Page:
Above: Aquilegia bertolonii, A. ottonis and A. dinarica
Finally we come to the Asian dwarf columbines. The most popular is by far is the Japanese species A. flabellata. The true species is not at all dwarf but var. pumila is 20-30 cm while ‘Ministar’ and ‘Rosea’ are generally under 15 cm. These have rather thick, grey-green foliage and somewhat nodding flowers with short, strongly hooked spurs and inserted stamens. The flowers on var. pumila and ‘Ministar’ have blue sepals and white petals while ‘Rosea’ has pink sepals and white petals. Also from Japan is A. buergeriana. The straight species reaches 50-80 cm but the cultivar ‘Calimero’ is a dwarf 15-20 cm. Its flowers have reddish-violet sepals and yellow petals with short, straight spurs and inserted stamens. The last dwarf is A. ecalcarata, formerly known as Semiaquilegia ecalcarata. This dainty species is native to central and western China. The flowers on this species are spurless. The small nodding flowers are purple and have inserted stamens. The flowers are held at the ends of multi-branching wiry stems held between 10-60 cm (usually under 30 cm) above the fine foliage.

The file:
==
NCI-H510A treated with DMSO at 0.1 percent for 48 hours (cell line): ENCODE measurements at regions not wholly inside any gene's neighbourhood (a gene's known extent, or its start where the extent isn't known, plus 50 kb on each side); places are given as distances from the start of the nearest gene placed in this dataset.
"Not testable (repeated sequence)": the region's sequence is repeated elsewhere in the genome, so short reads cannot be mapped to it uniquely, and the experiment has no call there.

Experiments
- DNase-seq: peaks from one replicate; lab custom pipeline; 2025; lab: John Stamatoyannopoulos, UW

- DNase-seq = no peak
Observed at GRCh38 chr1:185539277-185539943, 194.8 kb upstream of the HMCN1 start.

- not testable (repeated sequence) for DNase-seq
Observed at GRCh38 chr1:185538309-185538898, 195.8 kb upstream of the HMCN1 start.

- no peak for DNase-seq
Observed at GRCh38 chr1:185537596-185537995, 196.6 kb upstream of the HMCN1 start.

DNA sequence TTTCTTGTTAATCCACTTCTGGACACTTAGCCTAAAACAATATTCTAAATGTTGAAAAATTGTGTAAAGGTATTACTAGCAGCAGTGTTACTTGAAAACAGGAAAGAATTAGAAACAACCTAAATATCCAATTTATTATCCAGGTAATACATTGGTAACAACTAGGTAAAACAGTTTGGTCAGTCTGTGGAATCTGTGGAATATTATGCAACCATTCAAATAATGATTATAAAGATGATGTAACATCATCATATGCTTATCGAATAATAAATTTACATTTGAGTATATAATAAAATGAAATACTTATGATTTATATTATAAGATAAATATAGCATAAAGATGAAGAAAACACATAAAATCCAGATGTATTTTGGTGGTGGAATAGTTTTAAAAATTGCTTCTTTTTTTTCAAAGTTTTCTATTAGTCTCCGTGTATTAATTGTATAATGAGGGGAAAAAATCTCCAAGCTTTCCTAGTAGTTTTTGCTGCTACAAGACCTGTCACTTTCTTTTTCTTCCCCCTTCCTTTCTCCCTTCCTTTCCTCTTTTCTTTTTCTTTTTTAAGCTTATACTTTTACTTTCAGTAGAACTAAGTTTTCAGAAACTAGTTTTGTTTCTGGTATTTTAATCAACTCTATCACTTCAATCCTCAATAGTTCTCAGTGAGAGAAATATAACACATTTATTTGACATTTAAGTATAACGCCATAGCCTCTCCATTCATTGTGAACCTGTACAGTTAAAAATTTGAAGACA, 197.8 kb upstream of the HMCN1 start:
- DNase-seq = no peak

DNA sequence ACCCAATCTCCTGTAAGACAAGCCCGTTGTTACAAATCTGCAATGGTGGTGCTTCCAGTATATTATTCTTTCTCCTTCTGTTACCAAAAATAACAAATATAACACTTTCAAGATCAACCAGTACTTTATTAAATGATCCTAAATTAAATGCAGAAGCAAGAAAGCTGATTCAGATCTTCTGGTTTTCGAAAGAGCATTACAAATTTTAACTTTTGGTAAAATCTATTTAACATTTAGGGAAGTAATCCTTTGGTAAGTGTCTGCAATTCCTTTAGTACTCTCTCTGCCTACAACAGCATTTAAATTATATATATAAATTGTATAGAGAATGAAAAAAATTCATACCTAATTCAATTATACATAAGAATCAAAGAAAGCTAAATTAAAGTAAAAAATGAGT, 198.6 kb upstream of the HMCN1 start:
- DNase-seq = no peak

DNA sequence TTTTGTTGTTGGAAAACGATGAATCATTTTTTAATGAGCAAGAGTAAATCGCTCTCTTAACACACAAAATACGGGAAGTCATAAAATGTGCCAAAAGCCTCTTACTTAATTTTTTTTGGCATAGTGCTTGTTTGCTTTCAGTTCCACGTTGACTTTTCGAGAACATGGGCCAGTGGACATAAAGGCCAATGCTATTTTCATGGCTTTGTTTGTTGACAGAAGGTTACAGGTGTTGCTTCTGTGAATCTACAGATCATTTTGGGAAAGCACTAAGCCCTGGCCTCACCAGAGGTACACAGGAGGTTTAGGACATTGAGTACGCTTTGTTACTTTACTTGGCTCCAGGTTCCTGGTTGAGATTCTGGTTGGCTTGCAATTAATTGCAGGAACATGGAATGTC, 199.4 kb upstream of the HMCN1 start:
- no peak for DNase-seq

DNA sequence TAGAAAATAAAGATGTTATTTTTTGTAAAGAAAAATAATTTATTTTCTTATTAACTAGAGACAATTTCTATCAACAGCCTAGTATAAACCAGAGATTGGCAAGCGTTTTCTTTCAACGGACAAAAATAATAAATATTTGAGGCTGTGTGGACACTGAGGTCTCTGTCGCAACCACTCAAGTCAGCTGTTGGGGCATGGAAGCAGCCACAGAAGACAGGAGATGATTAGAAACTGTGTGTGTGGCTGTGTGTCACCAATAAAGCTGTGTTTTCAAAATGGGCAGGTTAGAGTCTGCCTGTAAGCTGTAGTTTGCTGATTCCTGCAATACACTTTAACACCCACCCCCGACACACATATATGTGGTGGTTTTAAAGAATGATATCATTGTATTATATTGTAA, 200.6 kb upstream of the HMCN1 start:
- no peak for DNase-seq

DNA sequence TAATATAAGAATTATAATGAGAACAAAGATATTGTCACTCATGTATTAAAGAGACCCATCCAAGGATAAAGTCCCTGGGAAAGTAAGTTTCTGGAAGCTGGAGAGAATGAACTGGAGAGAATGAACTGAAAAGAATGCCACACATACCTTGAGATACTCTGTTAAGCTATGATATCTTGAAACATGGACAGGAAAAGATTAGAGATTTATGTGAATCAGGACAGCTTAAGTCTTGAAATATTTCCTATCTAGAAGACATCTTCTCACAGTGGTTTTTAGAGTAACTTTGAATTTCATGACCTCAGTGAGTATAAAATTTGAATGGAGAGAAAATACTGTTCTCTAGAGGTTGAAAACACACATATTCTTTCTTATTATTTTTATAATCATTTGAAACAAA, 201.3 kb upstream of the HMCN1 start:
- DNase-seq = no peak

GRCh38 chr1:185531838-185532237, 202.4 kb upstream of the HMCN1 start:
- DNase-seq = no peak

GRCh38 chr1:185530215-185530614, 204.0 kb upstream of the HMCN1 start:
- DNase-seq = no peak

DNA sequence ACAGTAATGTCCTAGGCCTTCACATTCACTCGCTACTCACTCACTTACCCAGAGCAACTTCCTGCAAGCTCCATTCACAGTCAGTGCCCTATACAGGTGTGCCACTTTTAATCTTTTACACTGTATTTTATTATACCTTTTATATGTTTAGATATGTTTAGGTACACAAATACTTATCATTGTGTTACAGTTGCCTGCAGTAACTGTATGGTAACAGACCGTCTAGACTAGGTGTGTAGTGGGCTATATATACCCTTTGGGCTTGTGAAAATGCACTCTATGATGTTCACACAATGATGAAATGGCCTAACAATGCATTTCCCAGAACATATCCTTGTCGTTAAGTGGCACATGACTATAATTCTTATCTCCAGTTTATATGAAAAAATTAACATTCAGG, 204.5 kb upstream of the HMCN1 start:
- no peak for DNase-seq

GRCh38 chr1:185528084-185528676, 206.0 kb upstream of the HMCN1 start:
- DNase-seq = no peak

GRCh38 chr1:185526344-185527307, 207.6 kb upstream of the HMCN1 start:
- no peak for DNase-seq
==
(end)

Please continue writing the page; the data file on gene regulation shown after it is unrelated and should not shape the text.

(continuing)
Above: Aquilegia flabella 'Rosea' (X2), 'Ministar'
Above: Aquilegia buergeriana 'Calimero' (X2) and A. ecalcarata
It is worth searching for some of these dwarf columbines as their foliage is generally attractive and the flowers are among the most exotic-looking of any alpine plants. Occupying such a small space means you can pack a number of them into a small area.
(I would like to thank Ally_UT for use of her pictures of A. scopulorum, laramiensis and dinarica....they helped tremendously to fill out the article!)